Nearly a year ago in the August 06, 2007 blog, I addressed how important a section of “neutrals” is to my pastel palette. These are weaker intensity hues, often looking greyer than the pure intense hues of their origin color family. (Since most of our pastels come from Europe, you’ll find the British spelling of “grey” instead of the Americanized “gray” being used.) These greyed tones are the backbone of most of my work and I can’t stress their importance enough. Smaller commercial sets of pastels are often made up of intense colors. These are visually appealing and sell well, but can lead to a lot of repetition of pure hues in our pastel palettes. These intense palettes easily produce overly saturated paintings, which lack the comparative beauty of greyed hues in juxtaposition with intense hues.
When selecting neutral tones for your pastel palette, consider where they’ll most often be employed. For the substructure, a harder stick will work best: Girault and Rembrandt are good choices. On the other hand, if being used for final accents, a softer stick might work better: Schmincke and Unison make excellent choices. Check the color charts of the brands you’re interested in. Brands that offer a large selection of colors usually have the widest range of greyed tones. In the course of many workshops, when singing the praises of these “neutral” tones, I’m often asked if there is a set or brand I recommend. Two brands that I have had considerable experience with and which offer a wide, well-organized assortment of greyed tones (neutrals) are: Girault (a harder pastel, but not too hard) and Schmincke (a soft consistent pastel). Girault has made it easy by offering two sets, one of 25 greys and the other consisting of 50 greys, which I highly recommend. (The set is pictured here along with a few individual Schmincke and Rembrandt pastels.) Schmincke offers as individual sticks a range of greyed hues at different values: grey-green, grey-blue, grey-violet and so on. Supplementing these with a few individual neutrals from other brands completes my palette.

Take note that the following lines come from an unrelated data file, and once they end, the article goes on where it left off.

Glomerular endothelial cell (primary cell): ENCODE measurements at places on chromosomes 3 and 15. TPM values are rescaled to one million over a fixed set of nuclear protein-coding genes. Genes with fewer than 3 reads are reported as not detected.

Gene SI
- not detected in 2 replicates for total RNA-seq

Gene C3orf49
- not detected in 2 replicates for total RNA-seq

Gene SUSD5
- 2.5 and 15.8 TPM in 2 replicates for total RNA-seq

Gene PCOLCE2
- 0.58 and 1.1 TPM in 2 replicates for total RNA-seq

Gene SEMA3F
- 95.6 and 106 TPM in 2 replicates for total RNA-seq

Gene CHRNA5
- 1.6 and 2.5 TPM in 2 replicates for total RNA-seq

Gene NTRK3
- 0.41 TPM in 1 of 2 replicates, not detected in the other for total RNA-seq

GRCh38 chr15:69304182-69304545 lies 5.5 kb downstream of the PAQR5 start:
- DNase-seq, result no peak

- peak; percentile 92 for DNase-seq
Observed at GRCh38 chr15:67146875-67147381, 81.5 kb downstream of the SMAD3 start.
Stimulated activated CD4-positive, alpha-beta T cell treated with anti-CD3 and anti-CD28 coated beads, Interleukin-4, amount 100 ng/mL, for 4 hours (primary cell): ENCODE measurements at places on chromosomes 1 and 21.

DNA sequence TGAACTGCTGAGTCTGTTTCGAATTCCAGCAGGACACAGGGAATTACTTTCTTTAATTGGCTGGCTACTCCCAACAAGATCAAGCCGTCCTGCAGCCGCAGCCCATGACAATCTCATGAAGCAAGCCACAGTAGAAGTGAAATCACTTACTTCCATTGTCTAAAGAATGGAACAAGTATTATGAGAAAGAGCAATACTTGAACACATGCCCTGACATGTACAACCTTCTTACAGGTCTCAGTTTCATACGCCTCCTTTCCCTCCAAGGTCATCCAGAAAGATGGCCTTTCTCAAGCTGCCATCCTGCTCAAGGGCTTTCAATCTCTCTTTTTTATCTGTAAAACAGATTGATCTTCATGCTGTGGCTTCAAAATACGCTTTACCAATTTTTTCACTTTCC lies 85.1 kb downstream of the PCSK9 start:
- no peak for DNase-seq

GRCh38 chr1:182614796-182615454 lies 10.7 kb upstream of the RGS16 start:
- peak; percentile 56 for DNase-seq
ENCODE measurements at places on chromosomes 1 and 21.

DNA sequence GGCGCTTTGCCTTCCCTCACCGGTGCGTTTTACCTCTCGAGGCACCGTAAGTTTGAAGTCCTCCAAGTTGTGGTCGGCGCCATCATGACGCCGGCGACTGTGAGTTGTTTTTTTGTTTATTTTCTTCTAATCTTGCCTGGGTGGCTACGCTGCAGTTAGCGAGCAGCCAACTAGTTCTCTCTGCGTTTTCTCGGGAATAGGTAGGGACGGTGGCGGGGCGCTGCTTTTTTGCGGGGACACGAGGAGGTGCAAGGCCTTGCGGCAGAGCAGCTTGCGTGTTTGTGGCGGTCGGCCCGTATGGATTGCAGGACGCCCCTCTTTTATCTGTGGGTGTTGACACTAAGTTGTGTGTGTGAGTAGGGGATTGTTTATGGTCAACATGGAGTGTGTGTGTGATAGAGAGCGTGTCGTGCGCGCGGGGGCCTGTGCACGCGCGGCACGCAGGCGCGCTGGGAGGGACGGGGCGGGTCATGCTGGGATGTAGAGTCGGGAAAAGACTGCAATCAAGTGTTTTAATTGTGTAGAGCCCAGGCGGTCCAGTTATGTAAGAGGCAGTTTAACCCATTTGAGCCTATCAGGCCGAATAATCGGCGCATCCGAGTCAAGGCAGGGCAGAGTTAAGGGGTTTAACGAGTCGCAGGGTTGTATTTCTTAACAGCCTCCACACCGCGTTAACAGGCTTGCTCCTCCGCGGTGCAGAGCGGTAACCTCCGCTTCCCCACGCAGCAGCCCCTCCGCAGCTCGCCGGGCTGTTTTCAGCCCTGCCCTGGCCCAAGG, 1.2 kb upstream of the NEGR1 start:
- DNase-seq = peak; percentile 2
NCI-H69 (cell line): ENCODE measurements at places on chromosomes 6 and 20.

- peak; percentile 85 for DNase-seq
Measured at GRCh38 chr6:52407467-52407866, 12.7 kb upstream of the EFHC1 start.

No matter what brand you prefer, find those lovely subtle neutral tones and put them to work in expanding the tonal range of your work. The brighter colored accents in your paintings will be happy you did.